Sunday, May 17, 2015

Electric Wizard at the Roxy


I've been horribly negligent is posting this, but Electric Wizard blew through Southern California nearly a month ago. I happened to catch their appearance at the Roxy on April 19th, and you can read my official account here at Heavy Metal at About.com.

First up is a short clip...



 ... and a few pictures....






The t-shirt haul (front and back)....



A backlog of review links... First, over at Last Rites...

Obsequiae Aria Of Vernal Tombs



The second installment of Fast Rites has been published. I contribute quick reviews of albums from Ered and Six Feet Under.




Just one lone "shortie" from Heavy Metal at About.com for now...

Satan's Wrath Die Evil


... and a full-length review of...

Drudkh A Furrow Cut Short


Next up... in just a few short days...


Saturday, May 16, 2015

The Atomic Bitchwax - Gravitron





The Atomic Bitchwax Gravitron 
      

By: Chris Davison

Ah, a momentary respite from the unrelenting tides of heavy metal in my life. This is, improbably, the sixth full length album from the stoner rocking trio – a band who have passed my consciousness every now and then, usually in the form of tracks on compilations and the like.

I’m a bit of a sucker for fuzzed out stoner grooves, and The Atomic Bitchwax have these in abundance. Somewhat less heavy than some of their contemporaries, the band utilise blues based boogie and swinging drum beats to enter the consciousness, and while it is fair to say that the riffs are in abundance – with the kind of ultra fuzzy guitar tone that you may be expecting, it’s the bass work that’s the real lynchpin here. Whether providing churning underpinning beats as in the charmingly titled “Fuck Face” , or rumbling with a little more menace as in the aggressive frown of “Coming in hot”, the bass work really does form the rock-solid centre point to the music.



To my ears though, there just isn’t enough in the way of aggression here. While this would clearly be an album that would go down well in any mainstream rock club you may care to mention, it strays a little too closely to the likes of the Queens Of The Stone Age for my ears. Whether in the judicious use of cowbell, or the clean vocals in all of their Homme-ian glory, this is likely to be an album that appeals very much to the music video worrying types who like relatively easy listening blues based stoner-lite; but, to be honest, I’ll file it under “thanks, but no thanks.”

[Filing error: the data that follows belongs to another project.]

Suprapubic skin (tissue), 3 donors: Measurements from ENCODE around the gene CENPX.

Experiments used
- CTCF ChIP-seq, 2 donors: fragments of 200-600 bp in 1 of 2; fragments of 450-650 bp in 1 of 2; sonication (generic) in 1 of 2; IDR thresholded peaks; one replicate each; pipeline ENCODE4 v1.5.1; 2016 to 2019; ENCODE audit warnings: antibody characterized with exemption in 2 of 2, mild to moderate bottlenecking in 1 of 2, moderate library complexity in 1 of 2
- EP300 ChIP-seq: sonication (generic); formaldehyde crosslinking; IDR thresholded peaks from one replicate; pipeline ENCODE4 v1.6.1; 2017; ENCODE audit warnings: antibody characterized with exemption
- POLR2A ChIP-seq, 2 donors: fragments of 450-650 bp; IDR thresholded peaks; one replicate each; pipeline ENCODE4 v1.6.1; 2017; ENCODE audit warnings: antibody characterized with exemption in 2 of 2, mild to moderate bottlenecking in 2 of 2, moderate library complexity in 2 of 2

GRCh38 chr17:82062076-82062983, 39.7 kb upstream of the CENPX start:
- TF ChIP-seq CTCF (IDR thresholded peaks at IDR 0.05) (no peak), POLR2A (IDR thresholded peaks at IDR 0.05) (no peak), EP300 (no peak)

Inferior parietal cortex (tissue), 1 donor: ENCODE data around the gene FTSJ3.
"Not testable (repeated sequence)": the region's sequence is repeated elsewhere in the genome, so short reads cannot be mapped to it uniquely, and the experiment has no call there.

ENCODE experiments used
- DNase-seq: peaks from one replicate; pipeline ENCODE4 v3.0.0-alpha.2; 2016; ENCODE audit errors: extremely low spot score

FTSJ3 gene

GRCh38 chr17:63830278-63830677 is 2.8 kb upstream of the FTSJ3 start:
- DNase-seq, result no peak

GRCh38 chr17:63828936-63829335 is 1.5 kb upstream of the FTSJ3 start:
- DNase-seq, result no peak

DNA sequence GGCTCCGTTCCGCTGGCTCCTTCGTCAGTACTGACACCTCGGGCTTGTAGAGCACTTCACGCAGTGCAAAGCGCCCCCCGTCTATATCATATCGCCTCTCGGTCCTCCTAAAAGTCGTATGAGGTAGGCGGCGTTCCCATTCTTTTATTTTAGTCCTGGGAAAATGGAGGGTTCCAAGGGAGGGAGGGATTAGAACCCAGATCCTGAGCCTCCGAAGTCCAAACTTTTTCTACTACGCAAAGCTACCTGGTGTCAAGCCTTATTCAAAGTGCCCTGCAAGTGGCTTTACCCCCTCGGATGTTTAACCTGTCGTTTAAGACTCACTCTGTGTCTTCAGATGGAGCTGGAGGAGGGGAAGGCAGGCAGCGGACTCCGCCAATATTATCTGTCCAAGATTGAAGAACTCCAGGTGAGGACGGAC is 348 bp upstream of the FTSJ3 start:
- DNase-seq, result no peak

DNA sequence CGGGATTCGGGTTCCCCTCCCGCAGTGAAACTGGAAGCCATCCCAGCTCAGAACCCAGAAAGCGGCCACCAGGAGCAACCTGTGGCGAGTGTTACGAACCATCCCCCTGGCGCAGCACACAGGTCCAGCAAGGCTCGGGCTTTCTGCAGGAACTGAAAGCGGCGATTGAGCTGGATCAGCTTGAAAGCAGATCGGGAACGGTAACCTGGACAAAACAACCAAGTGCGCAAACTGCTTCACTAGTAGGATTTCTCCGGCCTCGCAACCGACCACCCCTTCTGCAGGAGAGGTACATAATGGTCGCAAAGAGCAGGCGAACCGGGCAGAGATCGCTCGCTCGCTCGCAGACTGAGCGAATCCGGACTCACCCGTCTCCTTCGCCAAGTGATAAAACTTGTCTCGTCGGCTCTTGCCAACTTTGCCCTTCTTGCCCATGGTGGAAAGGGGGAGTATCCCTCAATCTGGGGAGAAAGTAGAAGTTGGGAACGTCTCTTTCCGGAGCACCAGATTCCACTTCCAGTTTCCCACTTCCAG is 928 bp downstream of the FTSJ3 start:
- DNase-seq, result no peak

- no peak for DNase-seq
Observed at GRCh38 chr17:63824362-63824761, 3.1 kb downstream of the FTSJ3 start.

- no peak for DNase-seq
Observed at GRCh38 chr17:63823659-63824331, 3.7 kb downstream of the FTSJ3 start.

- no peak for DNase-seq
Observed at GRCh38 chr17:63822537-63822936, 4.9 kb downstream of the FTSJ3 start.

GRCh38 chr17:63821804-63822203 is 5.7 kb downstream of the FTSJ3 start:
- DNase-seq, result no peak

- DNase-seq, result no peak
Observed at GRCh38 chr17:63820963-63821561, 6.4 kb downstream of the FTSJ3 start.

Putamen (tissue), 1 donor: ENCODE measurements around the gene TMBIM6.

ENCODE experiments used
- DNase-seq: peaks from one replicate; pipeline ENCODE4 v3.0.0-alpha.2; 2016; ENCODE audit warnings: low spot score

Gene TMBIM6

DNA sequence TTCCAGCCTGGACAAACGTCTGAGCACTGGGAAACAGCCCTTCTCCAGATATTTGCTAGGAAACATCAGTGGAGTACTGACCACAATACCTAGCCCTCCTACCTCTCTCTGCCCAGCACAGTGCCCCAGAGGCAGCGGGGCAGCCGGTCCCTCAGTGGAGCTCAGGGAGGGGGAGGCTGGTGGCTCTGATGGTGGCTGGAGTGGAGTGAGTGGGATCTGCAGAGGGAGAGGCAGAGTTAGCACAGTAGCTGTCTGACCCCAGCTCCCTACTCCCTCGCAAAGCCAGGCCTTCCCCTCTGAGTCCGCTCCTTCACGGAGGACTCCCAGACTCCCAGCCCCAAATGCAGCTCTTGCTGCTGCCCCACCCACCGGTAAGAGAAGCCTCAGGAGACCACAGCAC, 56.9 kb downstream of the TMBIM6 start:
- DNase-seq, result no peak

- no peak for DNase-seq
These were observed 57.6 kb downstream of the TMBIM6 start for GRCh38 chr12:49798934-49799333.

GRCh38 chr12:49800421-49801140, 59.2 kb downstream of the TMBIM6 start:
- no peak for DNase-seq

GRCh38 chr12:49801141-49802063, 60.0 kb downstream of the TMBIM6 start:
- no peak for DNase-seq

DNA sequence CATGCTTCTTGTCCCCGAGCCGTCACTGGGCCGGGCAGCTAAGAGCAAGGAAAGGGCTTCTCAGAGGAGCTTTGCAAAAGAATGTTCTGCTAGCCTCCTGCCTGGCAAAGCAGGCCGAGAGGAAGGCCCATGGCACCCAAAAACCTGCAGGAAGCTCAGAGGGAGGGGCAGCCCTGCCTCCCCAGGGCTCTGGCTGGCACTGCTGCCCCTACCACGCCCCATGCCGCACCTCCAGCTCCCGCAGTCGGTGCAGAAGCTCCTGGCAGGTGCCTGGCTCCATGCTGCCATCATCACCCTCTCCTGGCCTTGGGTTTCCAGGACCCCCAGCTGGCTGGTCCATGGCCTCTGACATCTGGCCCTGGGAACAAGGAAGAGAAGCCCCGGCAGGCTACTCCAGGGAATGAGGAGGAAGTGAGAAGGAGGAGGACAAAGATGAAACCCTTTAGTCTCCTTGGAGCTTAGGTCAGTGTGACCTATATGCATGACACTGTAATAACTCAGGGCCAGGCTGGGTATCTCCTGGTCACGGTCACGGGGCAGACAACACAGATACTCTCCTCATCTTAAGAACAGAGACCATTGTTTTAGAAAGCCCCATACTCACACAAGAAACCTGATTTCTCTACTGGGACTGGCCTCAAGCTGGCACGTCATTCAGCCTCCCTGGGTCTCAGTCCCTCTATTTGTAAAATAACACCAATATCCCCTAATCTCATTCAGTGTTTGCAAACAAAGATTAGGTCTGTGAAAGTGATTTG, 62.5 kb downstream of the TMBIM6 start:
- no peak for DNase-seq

Saturday, May 09, 2015

Gruesome - Savage Land




Gruesome Savage Land
 

By: Chris Davison

Death. The band. Do you like them? Chances are, if you are perusing the words on this fine blog, you have more than a passing regard for godfathers of death metal. It’s a minor wonder, therefore, that more bands haven’t plundered the stylistic mores of such a pivotal band. Yes, of course, there are the progressive technical bands that from time reap the artistic fields left overflowing from the latter day iterations of the seminal crew, but what of those early albums?

Reader, my favourite Death album is Scream Bloody Gore. An album so primitive – so atavistic – that the sheer power of those thrashy riffs and rumbling bass required very few lyrics. Those early three albums – Scream Bloody Gore, Leprosy and Spiritual Healing saw a very gradual evolution from the sheer caveman appreciation of the riff, towards more sophisticated fare. Virtually nobody appears to show off their influences from these three albums; which is bizarre given the plethora of bands essentially retreading early Entombed, Carcass or Napalm Death.

Gruesome are here to change all that. When Matt Harvey, (of Exhumed) formed this band in 2014 with three fellow lovers of all things primitive, it was with the single intention of paying homage to those early Death albums. This is as close to the originals as you can get, without literally covering those early tracks, except now with the benefit of a modern production. You liked “Zombie Ritual?” Of course you did. Well guess what? You’re going to love “Trapped In Hell,” which is like that track on an unhealthy regimen of steroids. “Demonized” has the hurried, urgent tempo that used to be everywhere in death metal, until the race for technical ability outstripped the need to make exciting music. Everything is as it should be here – the curious, dry guitar tone, through to the decipherable vocals, which although paying homage to Chuck never descend into being an impression.